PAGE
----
All in all, 2022 was a banner year for organized labor. Thousands of workers in a wide variety of industries unionized; they pushed back against union-busting campaigns from oligarchs and corporate hit men; they went on strike and protested unfair treatment, from California to Alabama and everywhere in between. Public support for unions shot up to 71 percent, and the worryingly under-resourced National Labor Relations Board was inundated with more union election petitions than it could handle. Members of Gen Z, the youngest generation of workers, are even more pro-union than their millennial parents, and they aren’t shy about speaking up. All of that combined momentum isn’t slowing, either. The coming year is already poised to be another big moment for the working class.
An estimated 80% of prisoners from Alabama’s “major male facilities” went on strike on September 26th, in response to a wide range of conditions and grievances. Inside organizer Kinetik Swift Justice stated, “Basically, the message that we are sending is, the courts have shut down on us, the parole board has shut down on us. This society has long ago shut down on us. So basically, if that’s the case, and you’re not wanting us to return back to society, you can run these facilities yourselves.” The strike has now entered its third week, and at least five facilities, each with around 7,000 prisoners, continue to participate. Alabama Department of Corrections (ADOC) has punished prisoners by drastically reducing their meals, essentially attempting to starve them off the strike.
Montgomery, Alabama – On the 19th day of the statewide prisoner work strike on Friday, about 100 people gathered in front of the Alabama State Capitol Building in support of the thousands of prisoners currently striking. On Oct. 7, the Alabama Department of Corrections (ADOC) confirmed that five facilities remained at a standstill due to the historic statewide work stoppage. Posts to a private Facebook group run by family members of striking prisoners confirmed that prisoners at five facilities continued to strike as of this week. The ADOC admitted the ongoing strike has caused significant disruptions to the functioning of the prisons. “All facilities remain operational,” the department wrote in a press release on Sept. 28, 2022.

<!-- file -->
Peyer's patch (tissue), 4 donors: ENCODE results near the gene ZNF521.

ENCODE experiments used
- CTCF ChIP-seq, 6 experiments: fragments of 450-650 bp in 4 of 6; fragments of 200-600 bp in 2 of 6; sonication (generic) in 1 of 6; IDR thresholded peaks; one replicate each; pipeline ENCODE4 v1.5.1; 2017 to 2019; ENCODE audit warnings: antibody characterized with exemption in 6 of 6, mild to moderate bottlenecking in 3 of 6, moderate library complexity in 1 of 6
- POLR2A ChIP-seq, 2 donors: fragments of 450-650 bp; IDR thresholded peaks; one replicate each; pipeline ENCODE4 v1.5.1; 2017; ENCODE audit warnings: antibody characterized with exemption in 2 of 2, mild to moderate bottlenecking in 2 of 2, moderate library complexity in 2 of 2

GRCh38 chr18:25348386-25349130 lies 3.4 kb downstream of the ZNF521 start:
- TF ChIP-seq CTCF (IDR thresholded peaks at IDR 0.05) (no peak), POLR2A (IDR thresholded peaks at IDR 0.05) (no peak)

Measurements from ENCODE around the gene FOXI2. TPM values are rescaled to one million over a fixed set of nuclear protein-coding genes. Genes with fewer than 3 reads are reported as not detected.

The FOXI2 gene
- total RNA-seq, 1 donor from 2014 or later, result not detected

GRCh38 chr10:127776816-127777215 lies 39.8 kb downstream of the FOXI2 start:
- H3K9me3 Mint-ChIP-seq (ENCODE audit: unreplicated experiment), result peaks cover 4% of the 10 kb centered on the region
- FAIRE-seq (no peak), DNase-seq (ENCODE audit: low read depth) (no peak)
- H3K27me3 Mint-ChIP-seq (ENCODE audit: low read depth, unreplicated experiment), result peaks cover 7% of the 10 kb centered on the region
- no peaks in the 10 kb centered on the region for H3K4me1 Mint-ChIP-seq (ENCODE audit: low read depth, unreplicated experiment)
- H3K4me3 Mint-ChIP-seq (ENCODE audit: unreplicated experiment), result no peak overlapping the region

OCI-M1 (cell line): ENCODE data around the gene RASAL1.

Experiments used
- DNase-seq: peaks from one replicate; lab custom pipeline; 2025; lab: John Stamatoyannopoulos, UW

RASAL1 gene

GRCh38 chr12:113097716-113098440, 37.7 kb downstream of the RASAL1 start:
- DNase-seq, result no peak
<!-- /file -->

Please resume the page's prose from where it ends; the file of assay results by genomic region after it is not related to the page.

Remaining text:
Across the state of Alabama, where the state’s longest-ever strike is currently ongoing at Warrior Met Coal after over 18 months, another historic labor stoppage is in its second week. Thousands of incarcerated people at every major male prison in Alabama have refused to report to their work assignments. “The message that we are sending is, the courts have shut down on us, the parole board has shut down on us,” a strike organizer who goes by Swift Justice told a reporter for independent news site Unicorn Riot. “This society has long ago shut down on us. So basically, if that’s the case, and you’re not wanting us to return back to society, you can run these facilities yourselves.” “It makes no sense for us to continue to contribute to our own oppression,” Kinetik Justice, another striking prisoner, told Unicorn Riot.
Prince George’s County, Maryland - Nine people who were recently held in the Prince George’s County jail say they were detained illegally, even after courts ordered or allowed their release. They’ve filed a lawsuit that suggests as many as a third of people in the county jail may be in custody illegally. The lawsuit, which lawyers are seeking to certify as a class action, was filed in federal district court in Maryland this week. It alleges that county judges unlawfully deferred to county officials in final decisions about the release of people before trial, shrouding the decision making process in bureaucratic mystery and leading to lengthy delays in giving people who have not been found guilty of a crime their freedom. “Every night, hundreds of people are jailed awaiting trial in Prince George’s County, Maryland, despite the absence of any legally sufficient order that they be detained,” the complaint reads.
Since 2013, Chris Hedges, Pulitzer Prize-winning journalist and host of The Chris Hedges Report, has taught college courses in drama, literature, philosophy, and history at East Jersey State Prison (aka “Rahway”) and other New Jersey prisons. In one such course, after reading plays by Amiri Baraka and August Wilson, among others, Hedges’ students wrote a play of their own. The play, Caged, would eventually be published and performed at The Passage Theatre in Trenton, New Jersey, for a month-long run in 2018 to sold-out audiences. In his latest book, Our Class: Trauma and Transformation in an American Prison, Hedges chronicles the journey he and his class embarked on together. Joining Mansa Musa on Rattling the Bars, Hedges speaks about his book and the transformations he witnessed among the men he taught behind prison walls.
The contemporary US prison system incarcerates people — largely Black, Native, Latinx, disabled, and working-class and poor folks — and hides them from society for years, decades, or lifetimes. This is true across the United States generally and in Massachusetts, specifically. These days, when discussing the case against incarceration and the prison system, there are a few different arguments one tends to hear: (1) the first is that incarceration is immoral and reprehensible in both its conditions and treatment of incarcerated people; (2) a second, appealing to economists and technocratic policymakers, argues that prisons are a drain on taxpayer dollars and the money wasted there would be better spent on social services and alternatives; (3) another argument that centers racialization is that the prison system is a direct continuation of chattel slavey, chain gangs, and Jim Crow forced labor; (4) a final common refrain is that degenerate investors in private prisons and detention centers, as well as other perpetrators of gross injustice live off of turning prison labor into private profit.